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The Hundred-Foot Journey (2014)

Rare as it is in the Hollywood biz today, some big-screen releases are of the quiet variety (literally – when seeing this, I could hear the rumbles and stunts of Guardians of the Galaxy going on in the next-door theater) and sometimes those are just the kind of stories that touch their viewer the most. 

Hasan Kadam (Manish Dayal) has been learning the art of cooking since he was a small boy. His mother is an artist in the kitchen and their native India is where their family restaurant has prospered for years. This ends when their family is run out of India after political upset inspires riots which leads to the destruction of the restaurant… and the death of Hasan’s mother. When Mr. Kadam (Om Puri) packs up his children, the six of them become kind of vagabonds across the English country - including brief stays across England, in response to their loss only to unexpectedly be stopped in a small French village where the perfect location for a new endeavor presents itself.

The competitive establishment across the street is run by Madam Mallory (Helen Mirren), a stiff upper-lipped well-to-do restaurateur whose life revolves around her business and chasing the opportunity to receive a second star. When her new neighbors begin settling in across the street, she finds her livelihood threatened, which stirs a kind of war between the two families – one that inspires some unexpected consequences.  

Seeing this film was more unexpected than not since I’d kind of forgotten that it had been of interest back at its first trailer release. When I checked to see if it was playing locally (after a few weeks already out), I was happy to see the listing since I’d been thinking it was high time to enjoy something on the big-screen again. Based on a novel, this film was nothing like I expected (Helen Mirren arrives later in the story for one thing) and everything it should be all in one fell swoop. It feels like an autobiographical story in many of its faucets just because of its coming-of-age journey story, additionally, it’s a kind of beautiful story of two completely opposing cultures and families learning something new from each other – and more importantly experiencing them realizing they had something to teach the other.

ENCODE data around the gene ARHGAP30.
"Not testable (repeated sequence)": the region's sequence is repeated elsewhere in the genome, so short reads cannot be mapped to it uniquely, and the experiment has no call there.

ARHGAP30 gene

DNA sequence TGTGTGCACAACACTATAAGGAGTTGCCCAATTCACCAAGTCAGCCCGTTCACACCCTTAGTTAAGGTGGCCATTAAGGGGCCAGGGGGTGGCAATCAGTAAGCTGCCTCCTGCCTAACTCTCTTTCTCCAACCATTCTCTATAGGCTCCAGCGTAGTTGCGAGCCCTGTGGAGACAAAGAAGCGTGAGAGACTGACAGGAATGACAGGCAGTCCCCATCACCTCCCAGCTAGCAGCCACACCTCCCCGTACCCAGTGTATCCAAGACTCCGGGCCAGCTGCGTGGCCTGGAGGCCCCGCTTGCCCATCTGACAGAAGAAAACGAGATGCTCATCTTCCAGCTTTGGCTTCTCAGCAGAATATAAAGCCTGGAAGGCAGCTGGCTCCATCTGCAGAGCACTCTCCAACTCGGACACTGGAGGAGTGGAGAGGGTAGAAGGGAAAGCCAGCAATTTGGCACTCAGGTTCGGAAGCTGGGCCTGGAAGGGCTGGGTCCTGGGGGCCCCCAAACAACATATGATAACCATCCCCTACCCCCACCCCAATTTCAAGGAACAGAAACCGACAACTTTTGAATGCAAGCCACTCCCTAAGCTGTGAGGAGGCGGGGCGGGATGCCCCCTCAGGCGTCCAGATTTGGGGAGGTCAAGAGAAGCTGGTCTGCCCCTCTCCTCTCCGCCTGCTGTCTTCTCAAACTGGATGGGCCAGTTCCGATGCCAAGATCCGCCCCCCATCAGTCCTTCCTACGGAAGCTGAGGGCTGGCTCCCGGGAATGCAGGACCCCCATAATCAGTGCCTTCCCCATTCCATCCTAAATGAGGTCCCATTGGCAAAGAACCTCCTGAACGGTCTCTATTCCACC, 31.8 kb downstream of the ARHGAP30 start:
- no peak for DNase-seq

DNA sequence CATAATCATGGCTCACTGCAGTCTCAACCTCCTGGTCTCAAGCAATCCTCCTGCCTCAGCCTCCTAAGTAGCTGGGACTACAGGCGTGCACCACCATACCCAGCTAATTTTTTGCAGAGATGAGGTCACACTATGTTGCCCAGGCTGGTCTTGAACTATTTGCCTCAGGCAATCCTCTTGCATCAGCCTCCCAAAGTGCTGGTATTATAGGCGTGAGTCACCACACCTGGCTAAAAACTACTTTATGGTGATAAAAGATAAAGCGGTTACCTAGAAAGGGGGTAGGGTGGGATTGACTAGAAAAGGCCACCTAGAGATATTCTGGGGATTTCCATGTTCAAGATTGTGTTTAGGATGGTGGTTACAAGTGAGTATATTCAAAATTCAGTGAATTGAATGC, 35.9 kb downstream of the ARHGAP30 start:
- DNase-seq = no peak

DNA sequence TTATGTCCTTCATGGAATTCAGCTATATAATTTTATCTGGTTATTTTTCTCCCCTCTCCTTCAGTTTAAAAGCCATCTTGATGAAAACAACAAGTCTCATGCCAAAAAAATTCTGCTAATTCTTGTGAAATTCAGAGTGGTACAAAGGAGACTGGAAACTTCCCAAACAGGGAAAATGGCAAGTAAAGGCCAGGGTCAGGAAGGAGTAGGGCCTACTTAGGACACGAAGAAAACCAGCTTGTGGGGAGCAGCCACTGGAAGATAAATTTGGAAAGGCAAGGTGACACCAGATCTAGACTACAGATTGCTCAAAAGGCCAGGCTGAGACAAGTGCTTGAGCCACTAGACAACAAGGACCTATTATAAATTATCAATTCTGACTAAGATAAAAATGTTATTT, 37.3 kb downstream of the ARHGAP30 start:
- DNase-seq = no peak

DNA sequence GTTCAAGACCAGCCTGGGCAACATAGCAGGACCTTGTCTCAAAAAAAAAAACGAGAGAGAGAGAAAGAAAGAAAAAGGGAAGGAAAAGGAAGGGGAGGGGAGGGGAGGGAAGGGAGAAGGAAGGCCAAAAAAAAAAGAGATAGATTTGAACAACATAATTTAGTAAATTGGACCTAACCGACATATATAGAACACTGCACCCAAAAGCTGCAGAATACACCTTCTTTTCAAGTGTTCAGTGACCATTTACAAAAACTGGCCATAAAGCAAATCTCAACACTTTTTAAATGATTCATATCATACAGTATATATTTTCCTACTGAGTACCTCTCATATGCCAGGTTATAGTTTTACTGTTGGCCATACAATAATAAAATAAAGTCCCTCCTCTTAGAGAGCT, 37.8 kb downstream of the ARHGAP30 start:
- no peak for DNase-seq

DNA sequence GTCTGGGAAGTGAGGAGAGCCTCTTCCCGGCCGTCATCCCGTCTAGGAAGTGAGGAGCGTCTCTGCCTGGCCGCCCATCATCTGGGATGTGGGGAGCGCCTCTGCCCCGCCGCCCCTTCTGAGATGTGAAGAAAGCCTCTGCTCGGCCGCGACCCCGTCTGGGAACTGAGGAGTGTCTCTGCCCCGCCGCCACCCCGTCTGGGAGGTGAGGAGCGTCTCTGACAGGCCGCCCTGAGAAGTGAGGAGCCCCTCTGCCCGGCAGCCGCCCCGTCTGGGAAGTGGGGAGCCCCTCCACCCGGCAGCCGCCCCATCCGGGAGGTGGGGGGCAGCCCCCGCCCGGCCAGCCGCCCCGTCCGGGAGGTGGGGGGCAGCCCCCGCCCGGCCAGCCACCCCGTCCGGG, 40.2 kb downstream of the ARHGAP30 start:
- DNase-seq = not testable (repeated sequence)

One thing viewers will realize about this film ten minutes in is that it moves slowly. Knowing anything about the story does bring with it the expectation of a slower pace though from the trailer, I think I’d still imagined a swifter clip. Instead the opening introduces us to the Kadam family by seeing their next move starting at airport customs and flashing back to who they are by showing us their lives in India and what inspired Hasan to be the person he is in his present. Once the Kadam’s arrive in the French village, the story finds its footing and for me, it settled into the best version of its rhythm. The doors open to some subtle humor, more insight into the characters and, of course the beauty of the culinary delights that are featured.